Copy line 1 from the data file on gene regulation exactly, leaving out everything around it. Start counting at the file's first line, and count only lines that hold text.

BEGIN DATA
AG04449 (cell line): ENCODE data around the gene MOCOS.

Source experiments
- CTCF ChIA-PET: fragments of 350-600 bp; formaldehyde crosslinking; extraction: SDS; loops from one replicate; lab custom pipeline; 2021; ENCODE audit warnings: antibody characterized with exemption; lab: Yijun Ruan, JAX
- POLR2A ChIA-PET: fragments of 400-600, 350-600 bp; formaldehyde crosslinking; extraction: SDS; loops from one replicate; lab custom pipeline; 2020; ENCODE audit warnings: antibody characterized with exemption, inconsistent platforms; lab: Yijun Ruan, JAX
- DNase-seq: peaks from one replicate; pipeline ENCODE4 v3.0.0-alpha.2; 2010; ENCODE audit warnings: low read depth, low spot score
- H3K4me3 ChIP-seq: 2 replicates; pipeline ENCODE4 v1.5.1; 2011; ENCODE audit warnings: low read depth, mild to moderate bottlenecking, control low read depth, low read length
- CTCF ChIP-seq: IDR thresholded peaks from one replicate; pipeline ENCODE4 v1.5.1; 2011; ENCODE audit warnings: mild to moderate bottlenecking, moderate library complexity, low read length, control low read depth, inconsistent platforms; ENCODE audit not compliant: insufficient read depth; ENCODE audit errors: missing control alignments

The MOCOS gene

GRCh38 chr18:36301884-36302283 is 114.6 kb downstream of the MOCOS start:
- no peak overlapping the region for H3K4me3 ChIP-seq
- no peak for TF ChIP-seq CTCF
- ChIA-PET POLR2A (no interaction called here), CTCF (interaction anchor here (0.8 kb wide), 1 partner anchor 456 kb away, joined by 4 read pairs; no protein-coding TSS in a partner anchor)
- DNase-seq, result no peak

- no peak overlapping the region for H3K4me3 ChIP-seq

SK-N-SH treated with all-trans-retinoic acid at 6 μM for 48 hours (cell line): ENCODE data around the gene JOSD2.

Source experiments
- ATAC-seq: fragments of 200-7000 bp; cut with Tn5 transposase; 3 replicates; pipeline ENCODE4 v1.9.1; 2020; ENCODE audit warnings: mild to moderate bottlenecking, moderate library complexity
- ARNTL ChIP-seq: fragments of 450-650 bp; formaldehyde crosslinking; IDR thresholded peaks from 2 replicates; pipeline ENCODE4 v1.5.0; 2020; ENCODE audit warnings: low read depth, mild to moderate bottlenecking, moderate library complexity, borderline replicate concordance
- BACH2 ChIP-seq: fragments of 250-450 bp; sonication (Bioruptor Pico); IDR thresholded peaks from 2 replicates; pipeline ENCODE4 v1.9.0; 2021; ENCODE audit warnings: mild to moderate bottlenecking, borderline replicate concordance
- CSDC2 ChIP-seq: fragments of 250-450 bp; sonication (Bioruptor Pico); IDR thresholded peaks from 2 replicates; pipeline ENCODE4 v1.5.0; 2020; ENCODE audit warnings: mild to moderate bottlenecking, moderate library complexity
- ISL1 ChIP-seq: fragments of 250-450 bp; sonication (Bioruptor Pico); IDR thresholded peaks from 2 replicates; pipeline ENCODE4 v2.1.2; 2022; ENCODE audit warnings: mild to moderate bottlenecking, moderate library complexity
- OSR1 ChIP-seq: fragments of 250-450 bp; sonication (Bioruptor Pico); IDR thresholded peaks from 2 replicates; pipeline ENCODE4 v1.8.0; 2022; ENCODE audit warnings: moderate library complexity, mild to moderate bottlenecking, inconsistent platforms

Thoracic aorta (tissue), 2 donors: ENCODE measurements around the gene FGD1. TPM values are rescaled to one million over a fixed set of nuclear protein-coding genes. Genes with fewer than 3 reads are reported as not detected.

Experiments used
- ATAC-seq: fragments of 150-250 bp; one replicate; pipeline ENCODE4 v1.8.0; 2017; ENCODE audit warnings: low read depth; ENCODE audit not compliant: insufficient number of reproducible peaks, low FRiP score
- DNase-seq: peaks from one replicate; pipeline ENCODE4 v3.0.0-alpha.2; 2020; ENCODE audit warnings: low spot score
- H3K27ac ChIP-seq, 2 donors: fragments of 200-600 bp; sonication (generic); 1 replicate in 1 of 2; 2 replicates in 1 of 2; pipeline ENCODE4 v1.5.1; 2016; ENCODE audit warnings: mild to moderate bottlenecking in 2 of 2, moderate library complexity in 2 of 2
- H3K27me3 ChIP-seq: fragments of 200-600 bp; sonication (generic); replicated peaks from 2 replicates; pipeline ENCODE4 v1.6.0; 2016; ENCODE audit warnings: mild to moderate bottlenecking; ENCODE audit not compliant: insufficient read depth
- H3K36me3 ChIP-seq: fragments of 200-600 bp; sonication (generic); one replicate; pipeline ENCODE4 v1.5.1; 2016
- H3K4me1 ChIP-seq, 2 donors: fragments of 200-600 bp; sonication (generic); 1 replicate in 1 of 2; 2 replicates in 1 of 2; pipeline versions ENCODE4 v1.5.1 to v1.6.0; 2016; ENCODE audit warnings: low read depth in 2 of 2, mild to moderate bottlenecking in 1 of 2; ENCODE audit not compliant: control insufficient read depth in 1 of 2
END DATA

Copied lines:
AG04449 (cell line): ENCODE data around the gene MOCOS.